Author: Yao yuan
Focus on Oracle and MySQL databases for many years, Oracle 10G and 12C OCM, MySQL 5.6, 5.7, 8.0 OCP. Now Dingjia technology serves as a technical consultant to provide database training and technical support services for colleagues and customers.Source of this article: original contribution * produced by aikesheng open source community. The original content cannot be used without authorization. Please contact Xiaobian for reprint and indicate the source.
There are two common reasons for MySQL startup failure: inability to access system resources and parameter setting errors. The following are analyzed respectively.
1, Unable to access system resources
MySQL cannot access the resources needed for startup, which is a common reason why MySQL cannot start, such as files, ports, etc. Since the MySQL user used to start the mysqld process in linux is usually unable to log in, you can use a command similar to the following to check the access rights of the file.
sudo -u mysql touch /var/lib/mysql/b
After finding the problem, you can usually solve the problem by modifying the permission or owner of the corresponding file or directory. However, sometimes mysql users have access to files and directories, but they will still be denied access. For example, the following example:
mysql> system sudo -u mysql touch /home/mysql/data/amysql> create table t1 ( id int primary key,n varchar(10 ) data directoryERROR 1030 (HY000): Got error 168 from storage engine
The test shows that mysql users have access rights to this directory, but the creation of files still fails. This situation puzzles many people. At this time, the access of mysql D process is usually blocked by selinux or apparmor of linux. You can see that the created table is not under the default directory of mysql, so the policy of selinux or apparmor does not contain the access rights to this directory, At this time, just modify the corresponding policy. Of course, stop selinux or apparmor.
Sometimes, although you have access to system resources, system resources have been occupied:
mysqld --no-defaults --console --user mysql2020-11-03T03:36:07.519419Z 0 [System] [MY-010116] [Server] /usr/sbin/mysqld (mysqld 8.0.19) starting as process 211712020-11-03T03:36:07.740347Z 1 [ERROR] [MY-012574] [InnoDB] Unable to lock ./ibdata1 error: 11
The reason for this failure is that another mysqld process has started and occupied the corresponding file.
2, Parameter setting error
It is also very common that MySQL cannot be started due to wrong parameter settings. At this time, first check the parameters that will be called when MySQL is started. The following command can query the order of calling parameter files when MySQL is started:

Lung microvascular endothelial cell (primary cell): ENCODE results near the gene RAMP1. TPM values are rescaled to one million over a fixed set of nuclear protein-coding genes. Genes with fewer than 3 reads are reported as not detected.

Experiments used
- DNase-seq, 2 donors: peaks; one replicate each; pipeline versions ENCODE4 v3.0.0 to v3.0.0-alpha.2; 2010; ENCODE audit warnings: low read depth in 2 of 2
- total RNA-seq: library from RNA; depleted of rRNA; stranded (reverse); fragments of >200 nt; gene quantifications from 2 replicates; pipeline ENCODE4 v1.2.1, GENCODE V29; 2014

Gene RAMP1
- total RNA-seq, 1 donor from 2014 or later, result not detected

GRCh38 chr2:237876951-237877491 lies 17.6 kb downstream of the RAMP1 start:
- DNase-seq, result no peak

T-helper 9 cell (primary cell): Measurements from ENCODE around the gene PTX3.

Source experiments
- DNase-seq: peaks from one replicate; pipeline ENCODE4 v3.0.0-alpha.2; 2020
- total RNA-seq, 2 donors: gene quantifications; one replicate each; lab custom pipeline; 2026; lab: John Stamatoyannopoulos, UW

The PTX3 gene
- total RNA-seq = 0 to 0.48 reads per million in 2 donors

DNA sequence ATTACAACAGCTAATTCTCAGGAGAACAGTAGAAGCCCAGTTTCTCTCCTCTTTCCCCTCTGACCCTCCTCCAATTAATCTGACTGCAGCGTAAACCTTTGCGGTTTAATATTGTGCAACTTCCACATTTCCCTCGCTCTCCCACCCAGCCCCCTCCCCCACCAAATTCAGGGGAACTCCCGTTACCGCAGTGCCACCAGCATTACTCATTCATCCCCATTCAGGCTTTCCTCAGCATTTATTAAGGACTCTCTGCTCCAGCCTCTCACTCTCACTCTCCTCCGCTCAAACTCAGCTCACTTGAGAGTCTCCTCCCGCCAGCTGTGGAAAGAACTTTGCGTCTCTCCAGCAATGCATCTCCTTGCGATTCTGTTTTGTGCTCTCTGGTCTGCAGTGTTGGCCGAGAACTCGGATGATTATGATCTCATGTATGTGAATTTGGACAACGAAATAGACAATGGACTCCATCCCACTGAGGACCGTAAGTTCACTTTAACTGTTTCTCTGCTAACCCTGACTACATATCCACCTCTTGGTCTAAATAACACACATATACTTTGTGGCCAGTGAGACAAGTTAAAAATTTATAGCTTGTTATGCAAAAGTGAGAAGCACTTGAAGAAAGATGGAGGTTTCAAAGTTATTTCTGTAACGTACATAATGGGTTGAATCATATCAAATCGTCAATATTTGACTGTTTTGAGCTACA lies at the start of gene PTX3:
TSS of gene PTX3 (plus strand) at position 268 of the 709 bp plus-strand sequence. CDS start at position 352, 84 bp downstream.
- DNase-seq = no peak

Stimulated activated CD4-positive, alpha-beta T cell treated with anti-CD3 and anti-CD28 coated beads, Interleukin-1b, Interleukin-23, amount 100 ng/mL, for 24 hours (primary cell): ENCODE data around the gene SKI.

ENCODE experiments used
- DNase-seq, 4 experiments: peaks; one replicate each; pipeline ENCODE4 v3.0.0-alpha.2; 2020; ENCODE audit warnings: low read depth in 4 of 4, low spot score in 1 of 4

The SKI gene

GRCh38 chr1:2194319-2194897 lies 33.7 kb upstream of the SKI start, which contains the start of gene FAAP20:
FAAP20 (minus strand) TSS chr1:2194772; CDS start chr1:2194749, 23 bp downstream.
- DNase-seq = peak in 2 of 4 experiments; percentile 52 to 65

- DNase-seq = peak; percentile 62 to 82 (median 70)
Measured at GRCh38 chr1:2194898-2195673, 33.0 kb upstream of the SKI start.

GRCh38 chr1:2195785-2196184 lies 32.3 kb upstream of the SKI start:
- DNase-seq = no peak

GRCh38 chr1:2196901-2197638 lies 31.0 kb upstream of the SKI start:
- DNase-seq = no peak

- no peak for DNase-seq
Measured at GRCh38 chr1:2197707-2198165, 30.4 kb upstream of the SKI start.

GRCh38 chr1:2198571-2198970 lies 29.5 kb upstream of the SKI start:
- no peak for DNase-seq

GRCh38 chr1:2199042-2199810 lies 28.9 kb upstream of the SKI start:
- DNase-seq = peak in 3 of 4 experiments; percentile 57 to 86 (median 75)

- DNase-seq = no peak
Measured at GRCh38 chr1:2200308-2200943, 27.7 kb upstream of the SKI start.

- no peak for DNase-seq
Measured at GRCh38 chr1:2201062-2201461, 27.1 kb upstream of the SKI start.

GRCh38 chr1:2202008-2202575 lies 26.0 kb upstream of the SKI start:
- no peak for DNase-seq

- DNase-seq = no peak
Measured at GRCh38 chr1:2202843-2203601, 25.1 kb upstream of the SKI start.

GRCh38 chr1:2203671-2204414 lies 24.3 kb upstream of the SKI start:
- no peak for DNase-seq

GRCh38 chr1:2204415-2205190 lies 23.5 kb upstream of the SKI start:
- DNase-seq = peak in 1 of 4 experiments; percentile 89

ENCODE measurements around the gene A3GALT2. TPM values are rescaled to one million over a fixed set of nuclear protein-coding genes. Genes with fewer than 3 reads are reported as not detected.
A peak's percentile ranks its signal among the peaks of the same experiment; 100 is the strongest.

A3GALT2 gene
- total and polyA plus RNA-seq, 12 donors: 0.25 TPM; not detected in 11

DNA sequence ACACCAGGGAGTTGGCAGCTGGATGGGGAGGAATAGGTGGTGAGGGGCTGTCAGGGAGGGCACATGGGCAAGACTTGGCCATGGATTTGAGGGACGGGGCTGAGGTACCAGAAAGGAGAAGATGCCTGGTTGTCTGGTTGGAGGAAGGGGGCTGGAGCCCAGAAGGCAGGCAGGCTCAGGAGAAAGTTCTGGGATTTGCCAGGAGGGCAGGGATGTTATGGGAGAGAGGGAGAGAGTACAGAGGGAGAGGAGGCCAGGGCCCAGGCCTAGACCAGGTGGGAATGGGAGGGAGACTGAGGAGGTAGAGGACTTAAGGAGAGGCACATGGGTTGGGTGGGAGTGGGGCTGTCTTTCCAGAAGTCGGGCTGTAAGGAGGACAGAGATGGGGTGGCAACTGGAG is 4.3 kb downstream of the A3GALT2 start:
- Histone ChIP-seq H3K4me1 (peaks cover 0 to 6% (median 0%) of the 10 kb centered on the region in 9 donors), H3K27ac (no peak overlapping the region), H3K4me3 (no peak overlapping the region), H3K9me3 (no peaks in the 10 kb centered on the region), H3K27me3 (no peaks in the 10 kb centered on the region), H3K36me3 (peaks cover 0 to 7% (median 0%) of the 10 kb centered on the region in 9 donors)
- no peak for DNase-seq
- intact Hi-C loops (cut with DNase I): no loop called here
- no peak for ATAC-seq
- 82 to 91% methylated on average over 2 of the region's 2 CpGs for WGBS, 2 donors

$ mysqld --verbose --help | grep "Default options " -A 1Default options are read from the following files in the given order:/etc/my.cnf /etc/mysql/my.cnf ~/.my.cnf
Knowing the call order of MySQL parameter files, we can check the corresponding parameter files and find out the errors. If we feel that the readability of the parameter files is not strong, we can use the following command to display the parameters to be called by mysqld program:
$ mysqld --print-defaults/usr/sbin/mysqld would have been started with the following arguments:......
Note that this command will exit after displaying the parameters and will not really run mysqld. This command and my_print_defaults mysqld is completely equivalent, but the latter is displayed one parameter per line.
Then start debugging the suspicious parameters. The parameters and order I like to add are as follows:
1. Add the first parameter -- no defaults after mysqld. The function of this parameter is to inform mysqld not to read any parameter files when starting;
2. The second parameter is -- console, which will output error information to the screen. One disadvantage of this parameter is that all information is output to the screen, which makes the screen look messy, but it is very convenient for us to debug;
3. The third parameter is -- log error verbosity = 3, which will display detailed logs;
4. Then add confident parameters to the back. You can add only one parameter at a time, then start mysqld, and use the exclusion method to find out the wrong parameters step by step.
Look at this example:
Looking at this example, we can easily know that we need to set the parameter gtid at the same time_ Mode and force_ GTID_ Only if consistency is on at the same time. Relevant recommendations:mysqld --no-defaults --console --log-error-verbosity=3 --user mysql --gtid_mode=on2020-11-03T07:14:20.384223Z 0 [Note] [MY-010949] [Server] Basedir set to /usr/.2020-11-03T07:14:20.384254Z 0 [System] [MY-010116] [Server] /usr/sbin/mysqld (mysqld 8.0.19) starting as process 226172020-11-03T07:14:20.400221Z 0 [Note] [MY-012366] [InnoDB] Using Linux native AIO......2020-11-03T07:14:21.632851Z 0 [ERROR] [MY-010912] [Server] GTID_MODE = ON requires ENFORCE_GTID_CONSISTENCY = ON.2020-11-03T07:14:21.634183Z 0 [ERROR] [MY-010119] [Server] Aborting......2020-11-03T07:14:23.026551Z 0 [System] [MY-010910] [Server] /usr/sbin/mysqld: Shutdown complete (mysqld 8.0.19) MySQL Community Server - GPL.root@scutech:~#
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